The rest of the conversation didn’t go so well, and more for the people who might be “monitoring and recording these calls for quality assurance” I did express to her just how let down and abandoned I felt.

Her, “well, you could just cancel this entire flight and rebook with someone else comment”, really set me off.  If I had any question before, there was no doubt now that her priority was to get me off the phone, not get me to Las Vegas.

Thing is, if, at 2 AM, she would have said, “I am so sorry sir, it looks like we won’t be able to rebook you on a flight to make your connection.  Can we look at alternate ways to get you to Charlotte, or maybe rebook you on another flight to Las Vegas altogether?”, this wouldn’t even be a blog post.

During the rest of the conversation, though, she made it clear that she was “over” dealing with people that she had to rebook.  I was likely not the only person who got a little upset, and wouldn’t be the last. At one point she even said that. “Sir, I just need to finish this so I can get to the other 1000 people that are waiting.”

Wow.

So I think there are two morals to the story.

  1. Word choice matters – especially when dealing with someone who you (or your company) had a hand in inconveniencing. A simple apology or acknowledgement (and willingness to take care of the situation) goes A LONG WAY.  I was ready to do EXACTLY what she was now telling me to do, but it was conveyed in an uncaring, almost combative way.  Even if she knew she couldn’t do anything but refund the unused portion of my trip, the slightest inkling to want to help would have changed the entire dynamic of the conversation.
  2. Take a break – Would it have mattered if I got this call at 2 or 2:15 AM?  Not to me. But I would imagine that the people overseeing the call center were adamant about clearing those call queues as fast as they could.  In fact, this agent may have been pushing HERSELF to the brink out of a sense of duty.  When we get pushed, or push ourselves, to our very outer limits, we can often do and say things we wouldn’t normally do. Taking a few moments to catch our breath or even expend some pent up anger can do wonders for your outlook.

Related – the topic of the “grumble station”, a spot for guest service personnel to safely and appropriately rid themselves of extra frustration-induced anger/energy, is outlined in The Myth of Employee Burnout.

As an update, I started writing this post before knowing that this situation was a result of a computer glitch with American Eagle affiliate PSA Airlines.  That being said, it’s understandable that agents would be getting pushed (and pushing themselves) to the limit to take care of their customers.  I think a little care for themselves would have made caring for their customers just a bit easier.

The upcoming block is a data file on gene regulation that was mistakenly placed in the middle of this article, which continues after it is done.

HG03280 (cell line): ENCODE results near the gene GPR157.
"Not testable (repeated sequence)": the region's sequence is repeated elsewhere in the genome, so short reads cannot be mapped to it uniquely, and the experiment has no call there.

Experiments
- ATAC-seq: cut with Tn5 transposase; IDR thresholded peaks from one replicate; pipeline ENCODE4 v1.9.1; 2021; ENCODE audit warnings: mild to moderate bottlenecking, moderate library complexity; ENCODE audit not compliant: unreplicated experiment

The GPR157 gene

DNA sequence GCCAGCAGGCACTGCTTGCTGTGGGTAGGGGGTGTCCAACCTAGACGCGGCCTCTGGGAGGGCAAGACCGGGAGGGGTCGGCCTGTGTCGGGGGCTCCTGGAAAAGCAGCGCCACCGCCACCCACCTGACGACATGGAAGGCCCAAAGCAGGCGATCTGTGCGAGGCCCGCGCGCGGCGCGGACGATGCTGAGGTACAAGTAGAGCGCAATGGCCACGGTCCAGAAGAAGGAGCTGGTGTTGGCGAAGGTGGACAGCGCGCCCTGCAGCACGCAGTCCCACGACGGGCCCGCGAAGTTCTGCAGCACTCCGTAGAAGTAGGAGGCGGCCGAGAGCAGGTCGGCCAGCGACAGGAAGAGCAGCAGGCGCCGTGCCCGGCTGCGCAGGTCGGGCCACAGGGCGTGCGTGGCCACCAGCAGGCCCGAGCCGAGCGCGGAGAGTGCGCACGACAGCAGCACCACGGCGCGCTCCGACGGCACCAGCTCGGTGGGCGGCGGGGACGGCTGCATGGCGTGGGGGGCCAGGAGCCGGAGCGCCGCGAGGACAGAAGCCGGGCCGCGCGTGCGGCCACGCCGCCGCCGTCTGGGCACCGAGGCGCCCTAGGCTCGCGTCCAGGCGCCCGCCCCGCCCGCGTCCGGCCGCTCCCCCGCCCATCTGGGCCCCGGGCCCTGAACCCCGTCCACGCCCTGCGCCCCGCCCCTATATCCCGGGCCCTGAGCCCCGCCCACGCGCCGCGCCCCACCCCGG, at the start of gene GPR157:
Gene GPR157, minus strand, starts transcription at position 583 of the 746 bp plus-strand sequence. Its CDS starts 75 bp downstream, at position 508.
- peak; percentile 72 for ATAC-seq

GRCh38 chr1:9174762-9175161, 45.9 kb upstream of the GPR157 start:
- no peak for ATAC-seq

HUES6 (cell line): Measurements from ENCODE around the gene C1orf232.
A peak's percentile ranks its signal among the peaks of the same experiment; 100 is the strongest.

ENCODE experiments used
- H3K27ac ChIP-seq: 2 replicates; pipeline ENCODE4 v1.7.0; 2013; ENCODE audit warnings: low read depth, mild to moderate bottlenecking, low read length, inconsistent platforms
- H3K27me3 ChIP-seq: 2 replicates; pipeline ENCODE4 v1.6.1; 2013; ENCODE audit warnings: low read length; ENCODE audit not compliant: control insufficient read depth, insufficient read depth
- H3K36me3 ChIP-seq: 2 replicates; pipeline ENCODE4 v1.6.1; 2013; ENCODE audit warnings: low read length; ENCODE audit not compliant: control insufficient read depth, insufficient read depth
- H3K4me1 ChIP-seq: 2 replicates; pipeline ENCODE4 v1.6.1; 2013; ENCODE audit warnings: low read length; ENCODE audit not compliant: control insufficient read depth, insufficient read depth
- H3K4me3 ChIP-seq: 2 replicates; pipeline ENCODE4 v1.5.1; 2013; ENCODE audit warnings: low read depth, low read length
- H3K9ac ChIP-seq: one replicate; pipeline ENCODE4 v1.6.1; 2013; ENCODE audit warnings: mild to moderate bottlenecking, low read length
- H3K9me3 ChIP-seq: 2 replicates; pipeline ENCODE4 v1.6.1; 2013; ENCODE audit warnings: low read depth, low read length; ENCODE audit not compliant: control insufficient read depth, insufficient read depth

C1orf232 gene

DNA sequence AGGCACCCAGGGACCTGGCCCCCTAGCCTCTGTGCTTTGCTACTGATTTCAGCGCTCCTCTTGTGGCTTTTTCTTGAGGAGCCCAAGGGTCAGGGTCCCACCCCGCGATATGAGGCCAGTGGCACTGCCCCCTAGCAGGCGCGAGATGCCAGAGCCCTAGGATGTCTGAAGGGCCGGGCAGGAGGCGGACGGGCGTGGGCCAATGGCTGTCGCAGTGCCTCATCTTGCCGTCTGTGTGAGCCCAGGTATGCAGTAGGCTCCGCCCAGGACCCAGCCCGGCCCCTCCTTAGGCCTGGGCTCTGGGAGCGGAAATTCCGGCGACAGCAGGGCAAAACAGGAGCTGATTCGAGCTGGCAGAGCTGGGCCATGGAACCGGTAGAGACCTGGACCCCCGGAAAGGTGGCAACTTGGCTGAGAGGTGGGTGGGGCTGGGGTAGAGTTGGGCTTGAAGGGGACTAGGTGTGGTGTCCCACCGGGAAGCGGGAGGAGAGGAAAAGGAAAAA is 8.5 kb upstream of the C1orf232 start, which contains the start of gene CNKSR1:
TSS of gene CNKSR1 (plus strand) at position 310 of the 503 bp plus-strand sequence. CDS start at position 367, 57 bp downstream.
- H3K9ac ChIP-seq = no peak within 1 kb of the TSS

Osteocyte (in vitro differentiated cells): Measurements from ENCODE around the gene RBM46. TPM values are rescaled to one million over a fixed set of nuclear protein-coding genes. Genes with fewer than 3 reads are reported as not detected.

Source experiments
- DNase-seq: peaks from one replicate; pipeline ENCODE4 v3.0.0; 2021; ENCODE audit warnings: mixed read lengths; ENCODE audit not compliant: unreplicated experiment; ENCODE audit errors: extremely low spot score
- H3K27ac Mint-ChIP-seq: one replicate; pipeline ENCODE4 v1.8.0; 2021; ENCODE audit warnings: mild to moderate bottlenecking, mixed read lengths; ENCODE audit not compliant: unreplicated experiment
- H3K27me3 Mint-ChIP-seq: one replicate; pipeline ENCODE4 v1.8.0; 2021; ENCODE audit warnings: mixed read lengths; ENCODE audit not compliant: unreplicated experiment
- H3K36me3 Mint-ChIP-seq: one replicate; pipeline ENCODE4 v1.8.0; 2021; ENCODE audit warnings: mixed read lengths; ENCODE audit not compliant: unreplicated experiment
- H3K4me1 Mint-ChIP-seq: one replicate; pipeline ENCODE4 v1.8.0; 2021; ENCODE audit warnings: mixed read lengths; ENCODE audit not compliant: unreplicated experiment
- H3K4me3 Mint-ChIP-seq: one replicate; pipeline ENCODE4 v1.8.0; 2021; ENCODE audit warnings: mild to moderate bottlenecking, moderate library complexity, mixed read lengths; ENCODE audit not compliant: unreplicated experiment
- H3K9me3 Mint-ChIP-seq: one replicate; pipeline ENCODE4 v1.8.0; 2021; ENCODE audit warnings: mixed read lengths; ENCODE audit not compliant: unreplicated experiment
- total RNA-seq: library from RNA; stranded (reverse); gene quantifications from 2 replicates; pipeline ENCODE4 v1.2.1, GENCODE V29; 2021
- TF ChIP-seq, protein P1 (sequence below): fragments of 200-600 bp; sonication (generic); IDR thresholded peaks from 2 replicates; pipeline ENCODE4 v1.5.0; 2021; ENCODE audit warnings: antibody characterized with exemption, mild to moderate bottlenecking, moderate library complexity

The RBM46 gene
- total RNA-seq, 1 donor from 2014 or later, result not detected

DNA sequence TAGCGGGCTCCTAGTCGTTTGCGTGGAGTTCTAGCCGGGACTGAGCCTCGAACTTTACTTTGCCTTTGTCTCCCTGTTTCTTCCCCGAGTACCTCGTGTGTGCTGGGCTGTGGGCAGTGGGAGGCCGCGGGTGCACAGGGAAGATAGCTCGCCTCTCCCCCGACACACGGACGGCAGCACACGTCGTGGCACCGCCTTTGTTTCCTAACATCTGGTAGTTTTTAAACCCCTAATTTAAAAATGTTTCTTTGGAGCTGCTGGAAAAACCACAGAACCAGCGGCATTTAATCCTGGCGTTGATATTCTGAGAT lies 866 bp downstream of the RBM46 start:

Thanks for reading!

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Bad service – who gets a pass?

My wife and I just spent a few wonderful days with friends in the Black Hills of South Dakota.  Mount Rushmore, Deadwood, Crazy Horse, Wall Drug… it was a GREAT time!  We even got to stop and see my friends Cameron, Vivian and Mark at Rushmore Tramway Adventures (with a bonus ride in the Mammoth)! 

And of course, with great times come great guest service lessons! 

Because it was October, the area was in the wind-down phase of their busy season.  We caught our friends at Rushmore Tramway Adventures on the very last day of operation, and other establishments were closing up soon or were at skeleton staffing levels.

Unfortunately, two experiences stood out with underperforming/unprepared staff members, but they were received very differently.  Here they are – would love to hear your take.

  • Server 1 – mentioned multiple times that she was normally the bartender and was not used to waiting tables. The service at this restaurant was slow and inconsistent.  There seemed to be one ketchup bottle being shared by all tables (5 out 30 were occupied), and 4 out of 6 of our orders were delivered incorrectly.  When service recovery was performed, it was with an air of frustration.
  • Server 2 (different restaurant)- When asked what beers were on draught, the waiter said, “I’m not sure, it’s only my 4th day.”  He was young and timid, hoping against hope to make it to his 5th day. “Could you find out, please?”, we asked. “Sure”, he said, and disappeared.  He came back with a written list. His confidence grew throughout the meal, and when service recovery was needed this time, there was a sincere apology AND a 10% discount on the bill.  In fact, one of our pizza’s came without the pepperoni we ordered.  We were too hungry to wait for another pizza to be made, so he brought out some cooked pepperoni to add to the pizza that had been delivered.

When analyzing the groups’ reaction, it confirmed something I have believed for a long time about service… people don’t necessarily want service perfection, but they do want effort and don’t want to hear excuses.  To me, the bartender telling us she wasn’t normally a server felt like an excuse.

I think it felt like an excuse because she didn’t put forth any effort to overcome the deficit.  We joked that she was probably also responsible for housekeeping, maintenance and renting kayaks at the lake during the summer… and she would have rather been doing any of those activities at that time.

It may be a fine line, but server 2, after announcing that it was his fourth day, never returned to the scene of the crime.  He didn’t use his lack of experience as a crutch. He smiled, answered our questions, apologized for errors, made efforts to improve, and actually did improve, right before our eyes.